As can be seen from the above data, extracts containing impurities were recovered from both Examples 1 and 2 utilizing the method herein.
Examples 1 and 2 were recovered after being extracted and were examined for residual monomer by NMR, along with comparative samples obtained from the same copolymer lot for comparison. The comparative samples included an "as extruded" sample, i.e., a sample obtained directly after the polymer was extruded, and a "post-treated" sample, i.e., a sample which had been heated for 10 hours at 120° C. in a vacuum oven. The qualitative results of NMR analyses on the extracted polymers of Examples 1 and 2 and the two comparative samples show decreasing amount of monomer as follows:
As Extruded > Post-treated > SFE at 80° C. > SFE at 120° C.
Specifically, the foregoing progression was determined by the observation of the monomer signal relative to the noise bandwidth of the NMR baseline.
The recovered polymers of Examples 1 and 2 and the as-extruded and post-treated samples were also subjected to viscosity and melting point determinations. Results were as follows:
TABLE III______________________________________Viscosity and Melting Point AnalysesPolymer Viscosity (dL/g) Melting Point, °C.______________________________________As Extruded 1.37 186.5Post Treated 1.40 188.2Example 1 1.32 187.6Example 2 1.40 186.6______________________________________
These data show that, in contrast to the method disclosed in U.S. Pat. No. 3,565,869, the method disclosed herein has little, if any, effect on the viscosity and melting point of the polymers purified by the method herein. Extracts from both Examples 1 and 2, which were semisolid and soluble in methylene chloride, were examined by NMR and found to contain glycolide and lactide monomer and possibly some free glycolic acid, lactic acid and/or oligomers.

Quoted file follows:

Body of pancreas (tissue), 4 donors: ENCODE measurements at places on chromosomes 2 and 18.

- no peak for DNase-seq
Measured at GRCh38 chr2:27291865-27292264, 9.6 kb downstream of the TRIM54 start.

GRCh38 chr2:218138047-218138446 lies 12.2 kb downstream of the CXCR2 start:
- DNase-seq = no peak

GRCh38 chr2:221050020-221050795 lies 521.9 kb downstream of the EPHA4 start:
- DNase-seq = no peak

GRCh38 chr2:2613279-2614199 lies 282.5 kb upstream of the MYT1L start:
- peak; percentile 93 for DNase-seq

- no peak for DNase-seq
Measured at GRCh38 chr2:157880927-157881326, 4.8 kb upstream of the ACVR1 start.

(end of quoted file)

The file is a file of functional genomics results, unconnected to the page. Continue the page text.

Supercritical fluid extraction therefore sharply reduces residual monomer levels in bioabsorbable polymers without altering polymer viscosity or melting point.
It will be understood that various modifications may be made to the embodiments disclosed herein. For example, the polymer may be subjected to the extraction method herein while in the molten state and the extractant can be recycled and reused. Therefore, the above description should not be construed as limiting, but merely as exemplifications of preferred embodiments. Those skilled in the art will envision other modifications within the scope and spirit of the claims appended hereto.
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|U.S. Classification||528/480, 528/497, 528/495, 528/492, 528/354, 528/487, 528/491, 528/361, 528/357|
|International Classification||C08G63/90, C08F6/00|
|Cooperative Classification||C08G63/90, C08F6/005, Y02P20/544|
|European Classification||C08G63/90, C08F6/00B4|
|Aug 25, 1994||AS||Assignment|
Owner name: UNITED STATES SURGICAL CORPORATION, CONNECTICUT
Free format text: ASSIGNMENT OF ASSIGNORS INTEREST;ASSIGNORS:ROBY, MARK S.;TOTAKURA, NAGABHUSHANAM;REEL/FRAME:007130/0067;SIGNING DATES FROM 19940713 TO 19940803